An Introduction

Hello. If you’re reading this and aren’t being one of my friends and being polite, I’m Fionntán. I’m from Belfast. That’s about as far as I’ll go, I’m being stricken with the thought of ASL and cringing at my teenage years and chat rooms.

Anyway, As you may have deduced by my title, I have an ileostomy bag. Or Shit bag. Or the beg as my friends and I have come to lovingly know it as. It is both my saviour and the bane of my existence. It’s been one of the more defining points in the last 9 years of my life.  In fact, it probably is the defining point.

The reason I want to write about it is because any time I tell anyone I have it, it sparks this reaction of shock (sometimes awe) that me, a fairly fit, slightly overweight, outgoing 20 something has a bag. Alot of people have no idea what they are (despite bowel conditions being one of the most common illnesses in Western Europe). It is incredibly common.

Then come the questions. I’m incredibly frank. I ask people if they want to see it (they normally say no but two unnamed friends asked to touch it one drunken night). But people think that in some way it makes you an invalid. They ask how the fuck I still play hurling and football? A fair amount of fellas think it makes me impotent or couldn’t imagine me getting a girlfriend.

I was one of the unlucky few. I got a disease called ulcerative colitis. This is a disease, similar to Chrone’s Disease, only localised to the bowel. It create ulcers in the offending organ and create havoc. The shit’s is not the word my friend. It’s like the War, constant gunfire. A war in the trenches (bogs). I was one of the unlucky few because mine was severe and was uncontrollable. I got incredibly ill, spent alot of time in hospital, and got incredibly depressed. My life was such a misery I was almost suicidal. My then girlfriend couldn’t handle my mental and physical health and we drifted apart. I don’t blame her, we were only 18. And I found solace in drinking with my friends, only exasperating my condition. And this all started when I was 17. 18 months later I was told I needed surgery, they weren’t sure what would happen, but I needed it. I said fine.

I’m no optimist, I often expecting the worst so whatever happens could only better. But after 3 hours of surgery with complications, I woke up with no Large Intestine and an ileostomy bag. (I like to imagine the surgeon pulling it out of me like some fucked up indian rope trick, only with loads of poo).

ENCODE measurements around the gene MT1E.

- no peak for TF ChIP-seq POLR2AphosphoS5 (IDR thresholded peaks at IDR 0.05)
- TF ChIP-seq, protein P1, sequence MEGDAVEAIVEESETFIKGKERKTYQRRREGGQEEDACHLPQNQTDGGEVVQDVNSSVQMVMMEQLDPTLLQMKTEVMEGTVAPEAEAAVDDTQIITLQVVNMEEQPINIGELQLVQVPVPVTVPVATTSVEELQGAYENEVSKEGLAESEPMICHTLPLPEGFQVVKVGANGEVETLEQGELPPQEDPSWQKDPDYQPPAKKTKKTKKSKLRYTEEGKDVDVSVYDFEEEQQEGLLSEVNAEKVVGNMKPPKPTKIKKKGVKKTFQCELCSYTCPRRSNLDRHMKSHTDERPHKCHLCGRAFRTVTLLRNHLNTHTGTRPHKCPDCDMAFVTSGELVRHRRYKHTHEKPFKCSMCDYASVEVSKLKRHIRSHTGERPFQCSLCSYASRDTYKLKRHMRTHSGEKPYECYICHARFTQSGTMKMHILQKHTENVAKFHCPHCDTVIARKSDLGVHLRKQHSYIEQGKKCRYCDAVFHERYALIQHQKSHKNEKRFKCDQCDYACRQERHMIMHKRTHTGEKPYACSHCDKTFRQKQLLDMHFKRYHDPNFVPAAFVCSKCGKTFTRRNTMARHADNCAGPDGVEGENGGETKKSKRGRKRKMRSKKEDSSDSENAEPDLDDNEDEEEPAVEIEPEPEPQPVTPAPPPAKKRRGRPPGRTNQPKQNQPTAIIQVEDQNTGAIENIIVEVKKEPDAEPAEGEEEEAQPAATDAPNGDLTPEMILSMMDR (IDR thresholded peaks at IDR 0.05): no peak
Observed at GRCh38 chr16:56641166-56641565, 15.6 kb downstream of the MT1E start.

It was probably the hardest time of my life. I was 18, still a virgin, and now some handicap. Who the fuck would want me? But my friends rallied around me, my family were amazing, and I tried as hard as I could to deal with it. When I thought my love life was all but over, I found a friend who became my girlfriend. The nicest, gentlest girl I’ve ever met and I fell in love straight away. She didn’t care at all about my bag. She never asked me questions about it like everyone else. She hit me more than once forgetting it was there. And she pulled me through the hardest time of my life and is probably the reason I ever got through most of it in the first place. Not to say my friends weren’t amazing. Rab was never away from my door (best mate, rocket). He visited me in hospital despite his incredible phobia of them. New friends like Kev wanted to be around and help and listen, even though we barely knew each other. I made my friends for life at this point. It took a long time to get me back on my feet at this point, but they were always there. Laura (the girl) and Kev got Bloc Party to essentially write me a pity story because I missed the gig in hospital. The bought me ticket to Babyshambles and babysitted me the whole way through (still had the staples in). They were amazing.

My ma, as with all irish mothers, fussed over me immensely, probably riddled with guilt thinking it was her fault (irish guilt). Would do whatever. My Da was the irish Da, worried outwardly at the time then act like nothing else is happening except the horse racing and football. I didn’t expect anything different. It was probably what was needed. I enrolled at Queens to do Irish a year behind my friends, but made some great friends there along the way too. I don’t believe in fate, I wouldn’t say it happened for a reason, it’s been horrible, but it changed the direction of my life which was in many ways better than I could have imagined.  

I’m not saying it was all sunshine and happiness once the initial pain was gone. Things were ok. But alot of things went wrong and alot of things are unresolved. But it’s time to deal with that and try to move on, it’s here forever. It’s part of me and always be. But now I will not let it define me.

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